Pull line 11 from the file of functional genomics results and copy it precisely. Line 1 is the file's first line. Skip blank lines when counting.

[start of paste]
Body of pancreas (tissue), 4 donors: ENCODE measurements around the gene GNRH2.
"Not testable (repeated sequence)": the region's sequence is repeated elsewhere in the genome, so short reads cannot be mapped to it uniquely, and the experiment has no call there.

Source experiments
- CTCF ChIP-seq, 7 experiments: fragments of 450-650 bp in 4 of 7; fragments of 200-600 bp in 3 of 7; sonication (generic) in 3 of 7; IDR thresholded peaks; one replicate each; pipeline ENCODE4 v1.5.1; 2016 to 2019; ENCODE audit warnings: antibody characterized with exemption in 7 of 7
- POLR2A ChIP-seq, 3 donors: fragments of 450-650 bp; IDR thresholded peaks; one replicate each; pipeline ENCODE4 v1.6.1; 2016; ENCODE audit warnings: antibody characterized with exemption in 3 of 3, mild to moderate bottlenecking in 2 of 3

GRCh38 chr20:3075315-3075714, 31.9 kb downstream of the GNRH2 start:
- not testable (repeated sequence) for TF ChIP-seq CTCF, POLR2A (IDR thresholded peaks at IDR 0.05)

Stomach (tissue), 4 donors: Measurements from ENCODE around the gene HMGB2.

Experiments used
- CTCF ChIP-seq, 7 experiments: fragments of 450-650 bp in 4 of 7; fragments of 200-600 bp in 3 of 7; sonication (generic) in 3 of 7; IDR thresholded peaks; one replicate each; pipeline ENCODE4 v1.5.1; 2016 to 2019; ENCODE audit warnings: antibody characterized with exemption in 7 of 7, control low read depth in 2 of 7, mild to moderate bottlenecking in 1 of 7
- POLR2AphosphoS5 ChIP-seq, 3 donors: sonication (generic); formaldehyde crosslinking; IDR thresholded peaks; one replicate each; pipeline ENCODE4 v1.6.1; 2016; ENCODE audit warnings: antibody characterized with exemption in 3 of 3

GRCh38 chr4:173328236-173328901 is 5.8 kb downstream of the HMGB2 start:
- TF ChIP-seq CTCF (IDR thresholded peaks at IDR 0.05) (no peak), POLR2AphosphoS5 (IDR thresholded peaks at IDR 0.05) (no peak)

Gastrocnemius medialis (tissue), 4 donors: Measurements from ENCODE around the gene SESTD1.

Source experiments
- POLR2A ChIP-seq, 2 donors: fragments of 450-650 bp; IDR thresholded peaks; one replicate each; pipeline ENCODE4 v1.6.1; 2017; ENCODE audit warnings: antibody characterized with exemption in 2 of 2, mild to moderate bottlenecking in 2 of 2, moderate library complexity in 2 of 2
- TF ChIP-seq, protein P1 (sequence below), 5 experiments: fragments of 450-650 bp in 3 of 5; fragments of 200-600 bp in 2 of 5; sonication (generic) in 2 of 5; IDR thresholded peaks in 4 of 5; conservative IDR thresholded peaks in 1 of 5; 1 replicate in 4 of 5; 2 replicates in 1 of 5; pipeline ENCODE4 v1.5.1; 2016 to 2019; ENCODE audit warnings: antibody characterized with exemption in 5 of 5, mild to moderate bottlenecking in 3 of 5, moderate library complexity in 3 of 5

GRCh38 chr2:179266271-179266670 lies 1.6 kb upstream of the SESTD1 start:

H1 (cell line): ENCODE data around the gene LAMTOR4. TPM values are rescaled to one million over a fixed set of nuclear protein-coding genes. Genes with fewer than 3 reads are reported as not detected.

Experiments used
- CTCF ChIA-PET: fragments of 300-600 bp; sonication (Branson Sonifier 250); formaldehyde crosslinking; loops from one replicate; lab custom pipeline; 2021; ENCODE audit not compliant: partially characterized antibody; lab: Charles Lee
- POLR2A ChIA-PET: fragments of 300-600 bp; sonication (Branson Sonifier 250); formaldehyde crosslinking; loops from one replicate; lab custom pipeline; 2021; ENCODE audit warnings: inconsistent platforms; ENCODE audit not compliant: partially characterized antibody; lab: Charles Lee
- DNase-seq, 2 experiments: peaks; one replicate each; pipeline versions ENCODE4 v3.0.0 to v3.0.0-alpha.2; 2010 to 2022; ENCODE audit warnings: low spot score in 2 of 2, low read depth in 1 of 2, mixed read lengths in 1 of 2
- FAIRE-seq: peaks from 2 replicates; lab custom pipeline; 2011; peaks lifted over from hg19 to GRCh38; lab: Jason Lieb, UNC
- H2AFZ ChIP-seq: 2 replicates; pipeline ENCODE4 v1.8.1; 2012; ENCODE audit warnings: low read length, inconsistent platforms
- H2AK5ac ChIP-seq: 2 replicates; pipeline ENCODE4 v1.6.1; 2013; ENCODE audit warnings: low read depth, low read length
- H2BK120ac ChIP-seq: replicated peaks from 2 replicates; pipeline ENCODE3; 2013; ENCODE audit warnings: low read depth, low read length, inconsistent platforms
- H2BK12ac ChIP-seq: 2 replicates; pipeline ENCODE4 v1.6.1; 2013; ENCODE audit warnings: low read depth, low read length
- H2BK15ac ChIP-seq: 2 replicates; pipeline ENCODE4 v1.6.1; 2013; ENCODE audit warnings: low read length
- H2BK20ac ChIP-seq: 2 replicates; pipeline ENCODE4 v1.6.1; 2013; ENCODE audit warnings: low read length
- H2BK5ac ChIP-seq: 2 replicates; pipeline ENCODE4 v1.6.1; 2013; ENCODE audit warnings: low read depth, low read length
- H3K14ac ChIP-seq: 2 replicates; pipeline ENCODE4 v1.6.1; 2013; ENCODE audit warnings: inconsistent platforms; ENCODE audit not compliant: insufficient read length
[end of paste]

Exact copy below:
- POLR2AphosphoS5 ChIP-seq, 3 donors: sonication (generic); formaldehyde crosslinking; IDR thresholded peaks; one replicate each; pipeline ENCODE4 v1.6.1; 2016; ENCODE audit warnings: antibody characterized with exemption in 3 of 3